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Latest anti-gun-violence walkout on campus stresses importance of long-term activism

Students participate in a walkout at Marsh Plaza Friday at 9:50 a.m. as part of a national protest. PHOTO BY VIVIAN MYRON/DAILY FREE PRESS STAFF

Boston University students convened at Marsh Plaza as part of a walkout against gun violence Friday morning.

This walkout was different from previous protests in its emphasis on the forward momentum of the movement against gun violence, said Lindsay Fuori, a spokeswoman for BU Against Gun Violence. Organizers aimed to empower members of the BU community to speak out and to give them the tools they needed to do so.

“Our goal is to honor with action,” Fuori said.

Fuori and Shawna James, both seniors in the College of Fine Arts, organized the walkout and encouraged students to walk out of wherever they were on campus at 9:50 a.m. and to gather at the central campus location.

Attendees wrote their names on flashcards and pinned them on a banner that read “National Walkout Against Gun Violence at BU” as a way to express their opposition to the ongoing trend of gun violence in the United States.

Student speakers from the College of Arts and Sciences, the School of Medicine, the School of Public Health and CFA had their voices heard at the walkout as well.

The BU walkout was just one in a series of similar nationwide protests called for by student activists from Marjory Stoneman Douglas High School in Parkland, Florida, James wrote in an email. The walkout took place on the 19th anniversary of the Columbine High School shooting.

Several attendees said they thought it was time to take a stand and speak out.

CFA senior Mackenzie Cala said she sees gun violence as an intersectional issue that needs to be discussed on many different levels, not just as a school issue.

“I think it is in the same vein of Time’s Up,” Cala said. “Enough is enough.”

The idea to commemorate Columbine stemmed not just from the anniversary, but also from the notion that Columbine is widely considered the first school shooting that “woke Americans up” to the issue of gun violence, Fuori said.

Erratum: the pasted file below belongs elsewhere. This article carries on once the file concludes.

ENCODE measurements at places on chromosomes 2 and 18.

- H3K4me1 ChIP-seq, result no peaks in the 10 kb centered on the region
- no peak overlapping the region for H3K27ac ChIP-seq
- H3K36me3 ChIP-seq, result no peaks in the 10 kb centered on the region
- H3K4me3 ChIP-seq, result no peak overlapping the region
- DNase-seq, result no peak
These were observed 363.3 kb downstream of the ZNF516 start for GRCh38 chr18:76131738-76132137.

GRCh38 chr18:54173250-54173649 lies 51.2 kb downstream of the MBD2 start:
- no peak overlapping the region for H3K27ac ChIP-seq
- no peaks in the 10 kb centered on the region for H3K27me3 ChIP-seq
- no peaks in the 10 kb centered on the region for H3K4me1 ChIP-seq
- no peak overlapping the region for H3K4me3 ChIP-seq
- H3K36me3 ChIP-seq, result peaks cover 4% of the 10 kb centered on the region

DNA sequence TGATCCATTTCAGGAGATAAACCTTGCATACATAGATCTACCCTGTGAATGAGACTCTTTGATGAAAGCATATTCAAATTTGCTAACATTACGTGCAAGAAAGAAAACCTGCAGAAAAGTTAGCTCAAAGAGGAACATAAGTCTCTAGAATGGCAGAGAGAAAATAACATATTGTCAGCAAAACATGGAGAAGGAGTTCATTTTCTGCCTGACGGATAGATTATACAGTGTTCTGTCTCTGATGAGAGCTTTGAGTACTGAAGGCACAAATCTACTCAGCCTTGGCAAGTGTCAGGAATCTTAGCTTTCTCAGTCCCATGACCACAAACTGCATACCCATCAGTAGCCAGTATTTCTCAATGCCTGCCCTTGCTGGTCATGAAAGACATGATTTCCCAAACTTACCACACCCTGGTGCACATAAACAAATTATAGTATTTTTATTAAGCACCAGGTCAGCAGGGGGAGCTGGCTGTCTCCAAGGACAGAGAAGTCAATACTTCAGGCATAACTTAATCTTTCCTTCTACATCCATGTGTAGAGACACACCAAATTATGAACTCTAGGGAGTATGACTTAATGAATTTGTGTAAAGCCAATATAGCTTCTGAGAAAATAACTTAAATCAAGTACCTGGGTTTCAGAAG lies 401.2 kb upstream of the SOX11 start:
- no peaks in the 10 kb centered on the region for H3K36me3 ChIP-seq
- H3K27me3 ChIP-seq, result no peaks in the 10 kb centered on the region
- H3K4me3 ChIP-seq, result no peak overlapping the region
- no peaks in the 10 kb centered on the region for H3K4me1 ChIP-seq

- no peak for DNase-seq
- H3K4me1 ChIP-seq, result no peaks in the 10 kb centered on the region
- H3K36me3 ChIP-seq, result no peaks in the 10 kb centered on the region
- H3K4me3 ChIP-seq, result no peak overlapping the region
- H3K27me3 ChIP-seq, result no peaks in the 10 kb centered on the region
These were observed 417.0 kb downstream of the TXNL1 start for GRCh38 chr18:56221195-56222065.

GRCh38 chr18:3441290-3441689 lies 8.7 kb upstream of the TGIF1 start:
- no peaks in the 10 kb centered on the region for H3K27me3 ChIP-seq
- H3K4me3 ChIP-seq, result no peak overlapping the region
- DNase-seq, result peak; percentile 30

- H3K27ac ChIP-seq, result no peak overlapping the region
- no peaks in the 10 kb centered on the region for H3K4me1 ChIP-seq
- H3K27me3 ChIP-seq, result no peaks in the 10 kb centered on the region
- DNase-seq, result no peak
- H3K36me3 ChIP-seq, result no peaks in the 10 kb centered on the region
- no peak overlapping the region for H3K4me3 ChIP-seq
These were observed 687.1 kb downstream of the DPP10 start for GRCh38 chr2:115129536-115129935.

“We are taking this as a moment to recognize and say that we have not forgotten those at Columbine, and that we are continuing to fight for them,” Fuori said, “and that we will not give up until we can feel safe going to schools and walking down streets.”

The purpose of the walkout, Fuori said, was to provide a “safe space for community dialogue to take place.”

“We are the victims, we are the survivors, and it’s unfortunate to say, but it is not over yet,” Fuori said.

Sophie Gore, a CFA senior, said she believes walkouts are essential, not only because they keep the movement going, but also because they build community.

“This makes me feel like I am part of a discussion and a conversation and a movement with other people that also care about [protesting gun violence],” Gore said, “which makes me feel like there is action being taken on a larger [scale].”

Both Gore and Cala said the best way to make an impact is to spread the conversation to people who might have a different opinion.

Five speakers at the walkout recounted their experiences with gun violence.

One of the speakers, Morgan Cassidy, told the story of how her cousin survived the school shooting at Marjory Stoneman Douglas High School. Her cousin’s class had been attacked and he witnessed the murder of two friends and classmates, she said.

“February 14th, 2018, was the day my cousin entered adulthood, despite being 17,” the CAS sophomore said.

Tara Roslin, a first-year student in the School of Law, said she thinks walkouts like Friday’s push back against the idea that activist movements die out quickly.

“One of the things about movements that people criticize most is that there’ll be a huge uproar and then it will fizzle out, and I think showing up to events like this is a strong statement to say we will not fizzle.” Roslin said. “As long as there are gun laws that are nonsensical, we will still be here telling you that they are nonsensical.”

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